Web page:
JACKSBORO, TN (WLAF) – Campbell County Commissioners met via Zoom Monday evening in a workshop session.  During the work shop, commissioners heard from two guest speakers and discussed various business items. The first speaker was Theo Stephens with UCFA, who spoke to commissioners about his program and what it could do for the county.  The program, Life Blue, promotes healthy lifestyles. Stephens said he had been in contact with the school board about the program as well. Commissioners asked him to bring more information about the program before the recreation board.

They also heard a presentation from Sonya Lee who spoke to the commissioners about the need for a community center in the county. Lee said she had started an online petition with over 1,000 signatures in support of it.  She asked commissioners to look at Clinton’s Community Center as a model with it’s bowling alley, arcade, pool and gym.

Commissioner Scottie Kitts said that the county had $800,000 in the hole with the Lonas Young Park  and  the county could not afford it as “much as he wished they could.”  “I’m for it, but there’s just not the funds right now,” Kitts said.

“I ran for commissioner because younger people don’t have stuff to do in the county, but it all comes down to funding. I don’t know what the answers are, but we do have to start looking at these problems as a commission,” Commissioner Zach Marlow said.

Lee pointed out that there were grants that would cover 80 percent and the county would not have to come up with all the funds at once. Commissioners suggested she take the idea to the recreation committee where it could be discussed more in depth.

There will be an in-person recreation committee meeting held next Monday at the court house at 5 p.m., following CDC guidelines of masks and social distancing.

During the Monday evening workshop, commissioners discussed the application for a 100 percent grant that could be used on park expansion. The grant is a Blue Cross Blue Shield grant that is open to all 95 Tennessee counties. A total of ten grants will be awarded.

Commissioners discussed adopting several roads into the county. County road superintendent Ron Dilbeck attended the meeting via Zoom as well.  According to County Attorney Joe Coker, the adoption of roads usually goes through the planning commission. Dilbeck asked if several commissioners could meet to look at the roads and then ultimately take it to the planning commission. Commissioner Rusty Orick said he could be available, as did Commissioner Dewayne Baird. Dilbeck also spoke briefly to commissioners about the upcoming purchase of two pieces of road equipment for the highway department. Dilbeck said he plans to purchase a new CAT 2021 backhoe and a four wheel drive mower. The purchases were discussed at last week’s budget and finance meeting. The equipment will be paid for through monies from the county’s equity fund. Dilbeck also told commissioners he would appreciate any extra funds they could “throw his way for asphalt.”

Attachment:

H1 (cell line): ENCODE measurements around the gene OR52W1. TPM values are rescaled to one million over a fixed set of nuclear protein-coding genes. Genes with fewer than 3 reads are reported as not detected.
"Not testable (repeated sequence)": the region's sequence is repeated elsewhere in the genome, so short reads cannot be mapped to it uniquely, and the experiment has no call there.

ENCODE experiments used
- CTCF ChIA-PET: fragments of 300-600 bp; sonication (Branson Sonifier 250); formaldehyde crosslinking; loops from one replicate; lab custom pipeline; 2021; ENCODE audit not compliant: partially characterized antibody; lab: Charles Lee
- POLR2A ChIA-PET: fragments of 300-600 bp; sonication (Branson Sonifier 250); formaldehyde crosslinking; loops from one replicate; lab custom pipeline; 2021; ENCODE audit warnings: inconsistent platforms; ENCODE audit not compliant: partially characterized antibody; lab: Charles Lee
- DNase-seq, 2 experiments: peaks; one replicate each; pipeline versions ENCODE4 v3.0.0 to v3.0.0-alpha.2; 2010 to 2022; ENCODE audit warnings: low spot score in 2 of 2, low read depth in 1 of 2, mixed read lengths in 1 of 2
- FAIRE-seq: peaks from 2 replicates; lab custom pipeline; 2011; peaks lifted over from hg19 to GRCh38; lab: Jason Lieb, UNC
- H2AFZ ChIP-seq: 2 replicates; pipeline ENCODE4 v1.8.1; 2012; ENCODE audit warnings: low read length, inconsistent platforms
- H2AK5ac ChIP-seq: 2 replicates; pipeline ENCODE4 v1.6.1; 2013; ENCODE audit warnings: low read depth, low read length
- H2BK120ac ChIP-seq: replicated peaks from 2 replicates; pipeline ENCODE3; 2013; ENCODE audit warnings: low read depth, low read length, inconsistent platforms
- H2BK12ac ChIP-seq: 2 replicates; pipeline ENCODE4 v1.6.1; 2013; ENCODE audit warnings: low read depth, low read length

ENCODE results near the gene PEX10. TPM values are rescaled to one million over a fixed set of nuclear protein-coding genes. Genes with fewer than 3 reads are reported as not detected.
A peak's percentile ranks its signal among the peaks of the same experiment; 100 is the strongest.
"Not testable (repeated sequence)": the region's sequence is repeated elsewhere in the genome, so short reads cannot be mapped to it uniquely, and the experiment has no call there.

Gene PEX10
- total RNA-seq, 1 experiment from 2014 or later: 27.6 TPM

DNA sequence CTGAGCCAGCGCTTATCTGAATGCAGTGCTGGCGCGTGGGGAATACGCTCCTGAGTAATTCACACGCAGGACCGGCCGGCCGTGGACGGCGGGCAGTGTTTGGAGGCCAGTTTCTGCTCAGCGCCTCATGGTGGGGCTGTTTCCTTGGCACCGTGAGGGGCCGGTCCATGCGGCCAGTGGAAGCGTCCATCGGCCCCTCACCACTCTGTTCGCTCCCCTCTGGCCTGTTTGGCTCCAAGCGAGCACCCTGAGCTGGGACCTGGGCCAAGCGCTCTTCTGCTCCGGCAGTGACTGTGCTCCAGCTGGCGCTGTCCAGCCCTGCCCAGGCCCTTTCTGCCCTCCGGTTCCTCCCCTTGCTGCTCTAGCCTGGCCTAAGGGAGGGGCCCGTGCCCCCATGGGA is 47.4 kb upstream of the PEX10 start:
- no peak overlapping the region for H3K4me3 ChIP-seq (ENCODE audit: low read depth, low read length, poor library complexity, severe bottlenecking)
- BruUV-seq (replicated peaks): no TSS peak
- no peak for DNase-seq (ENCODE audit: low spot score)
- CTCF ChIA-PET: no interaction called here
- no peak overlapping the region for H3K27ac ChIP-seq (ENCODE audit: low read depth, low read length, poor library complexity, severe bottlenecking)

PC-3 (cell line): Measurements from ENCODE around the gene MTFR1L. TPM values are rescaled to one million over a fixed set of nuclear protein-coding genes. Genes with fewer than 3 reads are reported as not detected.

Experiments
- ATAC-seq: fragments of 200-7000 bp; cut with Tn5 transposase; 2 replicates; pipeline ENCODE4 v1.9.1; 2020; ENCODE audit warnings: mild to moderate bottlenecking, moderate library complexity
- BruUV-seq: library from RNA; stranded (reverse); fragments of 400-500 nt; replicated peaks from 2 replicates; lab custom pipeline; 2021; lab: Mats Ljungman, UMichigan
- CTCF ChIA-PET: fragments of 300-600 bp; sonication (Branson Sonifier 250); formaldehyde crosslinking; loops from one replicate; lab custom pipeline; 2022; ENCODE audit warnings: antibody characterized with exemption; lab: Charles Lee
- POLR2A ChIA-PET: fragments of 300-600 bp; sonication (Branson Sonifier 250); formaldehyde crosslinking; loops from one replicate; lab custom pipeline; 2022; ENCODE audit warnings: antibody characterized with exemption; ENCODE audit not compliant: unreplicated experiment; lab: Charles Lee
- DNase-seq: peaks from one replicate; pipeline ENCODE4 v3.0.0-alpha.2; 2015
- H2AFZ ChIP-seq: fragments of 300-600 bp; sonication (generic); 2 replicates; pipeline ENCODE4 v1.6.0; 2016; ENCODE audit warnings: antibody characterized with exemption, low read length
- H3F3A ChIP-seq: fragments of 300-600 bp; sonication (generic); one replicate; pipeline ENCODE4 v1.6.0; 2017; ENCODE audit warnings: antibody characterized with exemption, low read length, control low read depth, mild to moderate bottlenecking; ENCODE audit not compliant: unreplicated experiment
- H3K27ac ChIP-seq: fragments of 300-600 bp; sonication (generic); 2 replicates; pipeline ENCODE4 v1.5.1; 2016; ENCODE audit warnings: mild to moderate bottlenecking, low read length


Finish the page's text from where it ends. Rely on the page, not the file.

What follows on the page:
Bruce Perkins with the county ambulance service asked commissioners to put something on the agenda to be discussed next week where Medicare has changed their specialty care transport rates. Perkins said he needed to change those rates to reflect that, which would have to be voted on by commissioners.

Commissioner Ralph Davis told the commission he had talked to General Sessions Court Judge Amanda Sammons over the weekend and that according to the Supreme Court order, the county no longer has to have a certified nurse taking temperatures.  “They said we could hire part time workers to take temperatures and ask questions.”  Doing it this way would stretch out the county’s funds to cover this safety measure and “save the county money,” according to Davis.

Davis said he plans to make a motion at the next meeting to give Circuit Court Clerk Bobby Vann the authority to hire employees to do this. The issue will be discussed more at next week’s meeting.

Davis also reported to the commission that he had been in touch with the state regarding the county’s discussion on courthouse parking over the last month and the special parking signs. “I was informed today that the taxpayers own both of those parking lots and by law, we don’t have the right to tell them they can’t park there,” Davis said, adding that the state said all the “special parking signs had to come down” other than the handicap parking signs and the veterans parking signs. Davis said he planned to bring this to the agenda for a vote next week that all special parking signs be removed. This would make parking “first come first served,” though courthouse customers are encouraged to keep parking at one hour or less. “I think once the signs come down, the citizens will feel a lot better about it,” Orick said.

According to Commission Chairman Johnny Bruce, in light of the governor’s extension of the emergency order, commissioners will continue to meet via Zoom until they “have some clarity on things opening up and some direction from the state.”  The next Zoom meeting will be Monday, July 20, at 6 pm.  HERE is the packet for the July 20 meeting.  (WLAF NEWS PUBLISHED – 07/14/2020-6AM)